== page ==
Grangemouth may be Scotland's sole oil refinery but we appear to be experiencing the impact of competition in one respect with regard to the refinery dispute.
Holyrood and Westminster ministers are tripping over each other to offer the most poignant and, they hope, effective appeals for a return to work.
To be fair, sundry ministers are all stressing the need for the two administrations to co-operate in dealing with the practical consequences of the strike. That appears to be happening in practice.
Nonetheless, it seems to this observer that there is a fair degree of healthy competition to show evidence to the public of political concern by UK Labour and Holyrood SNP ministers. They wouldn't be human otherwise.
So what do they, respectively, bring to the table? The UK Government has the statutory responsibility for securing overall energy supplies, including back-up emergency powers should those prove necessary.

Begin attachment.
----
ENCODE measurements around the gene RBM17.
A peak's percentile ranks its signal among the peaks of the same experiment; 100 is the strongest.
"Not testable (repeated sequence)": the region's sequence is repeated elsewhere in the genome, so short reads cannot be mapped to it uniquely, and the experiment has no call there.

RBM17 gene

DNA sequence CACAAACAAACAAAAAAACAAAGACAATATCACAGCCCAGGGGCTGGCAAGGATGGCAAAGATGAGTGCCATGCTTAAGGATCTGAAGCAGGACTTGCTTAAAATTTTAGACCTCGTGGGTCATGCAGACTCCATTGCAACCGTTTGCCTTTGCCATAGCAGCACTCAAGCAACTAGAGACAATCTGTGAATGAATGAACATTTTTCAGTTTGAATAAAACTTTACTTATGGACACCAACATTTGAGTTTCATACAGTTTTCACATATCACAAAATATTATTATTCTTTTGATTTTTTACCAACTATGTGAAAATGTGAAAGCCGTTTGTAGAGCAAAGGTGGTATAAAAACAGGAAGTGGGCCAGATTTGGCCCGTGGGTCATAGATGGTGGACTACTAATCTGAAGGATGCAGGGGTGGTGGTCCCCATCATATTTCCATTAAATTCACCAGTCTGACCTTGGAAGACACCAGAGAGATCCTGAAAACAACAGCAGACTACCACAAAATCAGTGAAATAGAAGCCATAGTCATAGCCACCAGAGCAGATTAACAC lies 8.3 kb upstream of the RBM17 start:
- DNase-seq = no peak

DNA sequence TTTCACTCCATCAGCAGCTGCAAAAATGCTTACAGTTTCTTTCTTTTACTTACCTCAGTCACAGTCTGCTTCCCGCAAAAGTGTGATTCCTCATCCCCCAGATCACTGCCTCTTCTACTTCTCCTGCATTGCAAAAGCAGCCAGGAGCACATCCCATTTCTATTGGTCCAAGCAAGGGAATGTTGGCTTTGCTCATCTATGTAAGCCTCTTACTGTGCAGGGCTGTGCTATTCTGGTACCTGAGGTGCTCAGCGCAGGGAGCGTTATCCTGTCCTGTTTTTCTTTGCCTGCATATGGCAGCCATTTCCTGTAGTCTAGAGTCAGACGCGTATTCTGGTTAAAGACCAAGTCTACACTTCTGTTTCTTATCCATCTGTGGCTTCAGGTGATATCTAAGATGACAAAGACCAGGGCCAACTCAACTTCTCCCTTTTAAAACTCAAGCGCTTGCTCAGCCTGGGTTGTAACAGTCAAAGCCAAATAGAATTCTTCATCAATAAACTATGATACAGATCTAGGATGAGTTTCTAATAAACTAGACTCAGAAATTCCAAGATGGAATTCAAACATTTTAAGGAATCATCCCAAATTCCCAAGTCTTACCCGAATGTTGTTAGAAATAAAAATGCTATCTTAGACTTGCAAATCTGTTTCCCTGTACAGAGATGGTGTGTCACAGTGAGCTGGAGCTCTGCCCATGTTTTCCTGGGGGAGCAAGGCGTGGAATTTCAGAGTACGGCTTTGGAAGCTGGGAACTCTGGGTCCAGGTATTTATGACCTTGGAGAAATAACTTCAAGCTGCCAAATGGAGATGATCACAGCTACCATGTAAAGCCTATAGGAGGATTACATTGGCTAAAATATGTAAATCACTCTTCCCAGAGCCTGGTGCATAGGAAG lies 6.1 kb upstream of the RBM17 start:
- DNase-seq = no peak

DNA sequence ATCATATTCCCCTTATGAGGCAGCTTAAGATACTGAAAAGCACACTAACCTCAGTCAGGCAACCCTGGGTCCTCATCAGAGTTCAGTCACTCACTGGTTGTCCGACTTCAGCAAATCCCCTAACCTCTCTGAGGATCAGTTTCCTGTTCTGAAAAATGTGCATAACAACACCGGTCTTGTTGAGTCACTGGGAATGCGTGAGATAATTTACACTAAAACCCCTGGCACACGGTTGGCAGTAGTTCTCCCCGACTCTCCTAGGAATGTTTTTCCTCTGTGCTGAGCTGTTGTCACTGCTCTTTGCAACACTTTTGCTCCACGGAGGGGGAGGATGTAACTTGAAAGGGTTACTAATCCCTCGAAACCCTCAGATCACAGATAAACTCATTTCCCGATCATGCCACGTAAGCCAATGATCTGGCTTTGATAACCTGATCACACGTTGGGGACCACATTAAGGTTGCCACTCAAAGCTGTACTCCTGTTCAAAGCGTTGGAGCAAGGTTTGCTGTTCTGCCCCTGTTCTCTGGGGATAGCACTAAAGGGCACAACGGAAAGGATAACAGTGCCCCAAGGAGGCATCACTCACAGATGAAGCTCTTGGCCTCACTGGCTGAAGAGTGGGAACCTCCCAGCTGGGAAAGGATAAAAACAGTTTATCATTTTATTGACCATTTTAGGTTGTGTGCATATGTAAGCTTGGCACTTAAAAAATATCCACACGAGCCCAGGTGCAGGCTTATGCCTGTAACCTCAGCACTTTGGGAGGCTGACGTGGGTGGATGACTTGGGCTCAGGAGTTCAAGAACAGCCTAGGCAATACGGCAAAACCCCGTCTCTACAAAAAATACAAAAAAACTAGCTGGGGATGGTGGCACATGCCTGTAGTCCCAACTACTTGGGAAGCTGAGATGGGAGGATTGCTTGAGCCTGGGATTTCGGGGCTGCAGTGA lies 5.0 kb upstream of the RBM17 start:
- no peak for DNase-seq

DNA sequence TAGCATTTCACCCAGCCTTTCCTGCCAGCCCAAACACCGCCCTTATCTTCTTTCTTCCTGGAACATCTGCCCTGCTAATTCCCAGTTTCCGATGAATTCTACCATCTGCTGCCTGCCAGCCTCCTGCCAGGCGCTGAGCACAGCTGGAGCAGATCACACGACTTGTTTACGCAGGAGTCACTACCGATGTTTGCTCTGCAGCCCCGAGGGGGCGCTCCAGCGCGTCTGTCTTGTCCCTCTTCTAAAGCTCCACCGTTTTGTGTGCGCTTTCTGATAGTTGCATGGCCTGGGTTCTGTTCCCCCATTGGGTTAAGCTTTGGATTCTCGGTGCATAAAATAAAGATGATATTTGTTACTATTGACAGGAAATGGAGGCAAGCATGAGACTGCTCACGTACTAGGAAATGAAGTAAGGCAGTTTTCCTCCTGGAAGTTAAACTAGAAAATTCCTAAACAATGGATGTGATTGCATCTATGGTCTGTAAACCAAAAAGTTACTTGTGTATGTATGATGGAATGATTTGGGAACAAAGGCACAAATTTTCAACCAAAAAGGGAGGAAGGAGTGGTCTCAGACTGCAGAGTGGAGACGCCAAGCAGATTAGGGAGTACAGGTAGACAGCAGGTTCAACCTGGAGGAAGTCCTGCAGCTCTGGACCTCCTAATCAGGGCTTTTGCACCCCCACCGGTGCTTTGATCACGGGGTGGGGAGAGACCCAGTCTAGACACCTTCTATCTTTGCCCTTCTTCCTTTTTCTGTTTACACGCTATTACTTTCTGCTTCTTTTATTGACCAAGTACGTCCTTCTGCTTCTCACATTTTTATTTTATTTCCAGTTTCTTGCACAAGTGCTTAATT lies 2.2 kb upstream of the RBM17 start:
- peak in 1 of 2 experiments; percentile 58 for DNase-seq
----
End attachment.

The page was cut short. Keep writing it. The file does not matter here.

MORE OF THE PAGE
The devolved Scottish Government has proximity to the dispute plus a further key factor. Civil service officials in Scotland are, mostly, employed by the Scottish Government. Their political boss is Alex Salmond.
Let me stress again. I am not, repeat not, repeat not, saying that the existence of two rival ministerial teams is causing problems with this dispute.
Quite the contrary.
Rather, political competition is likely to sharpen their edge. Adam Smith would understand.